Dwarf Minke Whale sighting on our Seal & Ocean Expedition
Cruising back up the coast from our Seal haul-out spot, we stopped for some play-time with a few curious Common Dolphins. Just as we were about to leave, we saw a dorsal fin pop up that didn’t quite look like a dolphin dorsal. After a quick scan, we saw the white lips of this beautiful Dwarf Minke Whale appear. 🙂
What does a Dwarf Minke Whale actually look like?
Most of our crew onboard knew that there was a good chance to spot some Humpback Whales, as they travel past our coastline to their main feeding grounds in Antarctic waters at this time of the year. But to see a Dwarf Minke Whale was quite a surprise and nobody really knew what to expect.
Minke Whales are amongst the smallest of the baleen whales. There are two species of Minke. One is the Common Minke which is restricted to the Northern Hemisphere with a dwarf subspecies occurring in the Southern Hemisphere. The Dwarf Minke reaches up to 7m in length. They were first recognised as a distinct species in the mid 1980s, when they attracted attention in northern Great Barrier Reef waters because they regularly approached close to boats and swimmers. The second is the Antarctic Southern Minke which can grow up to 9m.
Both the Dwarf Minke Whale and the Antarctic Southern Minke Whale occur in Tasmanian waters, however they are generally seen offshore during their migration North to their breeding grounds or on their return South over spring to early summer.
The best identifying features to distinguish the Dwarf Minke Whale from the Antarctic Southern Minke Whale are the smaller size and the white patch on their flippers. The Antarctic species has light grey flippers and the dorsal fin is located far back on their bodies.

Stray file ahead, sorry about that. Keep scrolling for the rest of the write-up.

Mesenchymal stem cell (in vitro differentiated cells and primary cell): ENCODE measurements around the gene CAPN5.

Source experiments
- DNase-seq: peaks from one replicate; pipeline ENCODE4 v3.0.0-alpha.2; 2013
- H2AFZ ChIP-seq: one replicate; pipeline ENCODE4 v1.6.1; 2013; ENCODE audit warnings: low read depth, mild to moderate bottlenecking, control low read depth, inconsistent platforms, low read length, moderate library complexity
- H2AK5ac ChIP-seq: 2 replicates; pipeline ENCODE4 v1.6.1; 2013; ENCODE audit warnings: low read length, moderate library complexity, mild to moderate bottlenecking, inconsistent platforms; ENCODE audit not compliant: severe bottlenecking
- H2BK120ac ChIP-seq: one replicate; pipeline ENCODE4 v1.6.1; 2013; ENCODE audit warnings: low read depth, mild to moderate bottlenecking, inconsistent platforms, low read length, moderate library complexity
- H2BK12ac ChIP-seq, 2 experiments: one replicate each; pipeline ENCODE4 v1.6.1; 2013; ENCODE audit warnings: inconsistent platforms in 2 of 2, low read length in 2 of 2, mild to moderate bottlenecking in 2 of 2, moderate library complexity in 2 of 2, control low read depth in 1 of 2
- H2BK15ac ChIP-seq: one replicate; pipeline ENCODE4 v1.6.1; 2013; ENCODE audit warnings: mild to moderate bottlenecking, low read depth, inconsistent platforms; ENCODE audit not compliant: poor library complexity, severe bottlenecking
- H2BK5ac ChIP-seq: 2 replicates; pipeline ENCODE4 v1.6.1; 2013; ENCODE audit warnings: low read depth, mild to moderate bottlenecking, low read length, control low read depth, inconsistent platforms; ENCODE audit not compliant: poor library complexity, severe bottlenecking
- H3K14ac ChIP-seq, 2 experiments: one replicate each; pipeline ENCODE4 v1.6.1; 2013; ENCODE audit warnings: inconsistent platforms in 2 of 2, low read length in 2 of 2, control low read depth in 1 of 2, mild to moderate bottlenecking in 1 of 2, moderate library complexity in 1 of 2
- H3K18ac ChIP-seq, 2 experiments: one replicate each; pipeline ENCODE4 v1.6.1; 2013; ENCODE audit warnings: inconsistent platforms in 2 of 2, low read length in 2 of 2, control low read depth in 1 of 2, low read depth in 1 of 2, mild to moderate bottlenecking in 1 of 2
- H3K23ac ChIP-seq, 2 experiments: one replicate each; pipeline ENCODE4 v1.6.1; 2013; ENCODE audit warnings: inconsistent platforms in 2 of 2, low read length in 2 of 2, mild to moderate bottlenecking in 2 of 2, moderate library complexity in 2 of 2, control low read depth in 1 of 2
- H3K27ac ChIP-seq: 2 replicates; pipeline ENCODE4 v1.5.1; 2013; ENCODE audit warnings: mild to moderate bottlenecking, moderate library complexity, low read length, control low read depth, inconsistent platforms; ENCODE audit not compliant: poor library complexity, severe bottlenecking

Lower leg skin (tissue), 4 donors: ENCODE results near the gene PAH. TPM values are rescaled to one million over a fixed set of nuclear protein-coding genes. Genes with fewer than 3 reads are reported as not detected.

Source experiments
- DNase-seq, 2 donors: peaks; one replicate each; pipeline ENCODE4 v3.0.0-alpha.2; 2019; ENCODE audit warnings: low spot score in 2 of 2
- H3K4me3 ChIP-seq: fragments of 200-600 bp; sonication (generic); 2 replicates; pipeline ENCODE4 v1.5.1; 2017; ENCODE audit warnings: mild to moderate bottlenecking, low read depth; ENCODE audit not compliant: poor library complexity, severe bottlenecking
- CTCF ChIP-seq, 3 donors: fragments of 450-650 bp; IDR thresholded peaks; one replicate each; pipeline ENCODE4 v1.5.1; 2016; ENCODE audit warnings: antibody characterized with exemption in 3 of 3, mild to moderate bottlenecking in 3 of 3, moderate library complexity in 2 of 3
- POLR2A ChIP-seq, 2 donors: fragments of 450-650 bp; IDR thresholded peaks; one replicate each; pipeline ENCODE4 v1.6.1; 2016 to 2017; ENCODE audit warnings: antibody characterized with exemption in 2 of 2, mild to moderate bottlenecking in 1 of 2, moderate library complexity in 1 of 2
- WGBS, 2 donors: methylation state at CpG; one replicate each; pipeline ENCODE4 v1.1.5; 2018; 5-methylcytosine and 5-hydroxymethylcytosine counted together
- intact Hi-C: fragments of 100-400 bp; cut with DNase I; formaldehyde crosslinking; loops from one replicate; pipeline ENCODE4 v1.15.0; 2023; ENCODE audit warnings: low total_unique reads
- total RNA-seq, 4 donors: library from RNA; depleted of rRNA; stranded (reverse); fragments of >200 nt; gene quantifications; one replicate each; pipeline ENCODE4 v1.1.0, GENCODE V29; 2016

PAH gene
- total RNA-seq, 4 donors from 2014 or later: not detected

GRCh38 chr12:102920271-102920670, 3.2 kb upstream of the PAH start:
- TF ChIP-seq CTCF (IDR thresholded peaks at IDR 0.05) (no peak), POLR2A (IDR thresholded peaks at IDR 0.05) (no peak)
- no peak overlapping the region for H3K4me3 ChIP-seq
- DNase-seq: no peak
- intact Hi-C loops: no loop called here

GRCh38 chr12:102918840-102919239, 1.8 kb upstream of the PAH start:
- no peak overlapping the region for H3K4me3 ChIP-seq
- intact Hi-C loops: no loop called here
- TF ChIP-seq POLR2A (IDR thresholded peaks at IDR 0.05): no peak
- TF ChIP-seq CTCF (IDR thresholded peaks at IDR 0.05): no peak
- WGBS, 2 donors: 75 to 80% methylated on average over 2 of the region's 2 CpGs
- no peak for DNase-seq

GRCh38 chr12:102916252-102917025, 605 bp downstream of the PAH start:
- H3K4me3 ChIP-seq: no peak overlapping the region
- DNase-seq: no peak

Dwarf Minke Whales are known for their inquisitive behaviour
Whale-watching tour operators and tourists alike love to see the Dwarf Minke Whales in the northern Great Barrier Reef during the winter months, because they are generally very inquisitive. And so was our Dwarf Minke that we saw yesterday. It stayed with us for over half an hour, crossing from left to right under our bow and turned around to approach us from behind. A behaviour similar to that of a dolphin. Our guests certainly got to take lots of photos and great memories home from this encounter!
Speak up against whaling!
To see how trustingly this wild animal approached us and to observe such an amazing behaviour must encourage people to speak up for these intelligent creatures. Despite the 1986 IWC ban on commercial whaling, some countries refuse to end their whaling operations and use a loophole which allows for scientific whaling. Every year, Japan, Norway and Iceland kill around 1,500 whales between them. They generally die a slow painful death, as there is no humane way to kill a whale at sea.. Watch this video that was recently released by Sea Shepherd Australia.
If you would like to learn more about whales in Australian waters and see Tasmania’s rugged coastline, check out our tour options and join us on your next holiday in Tassie!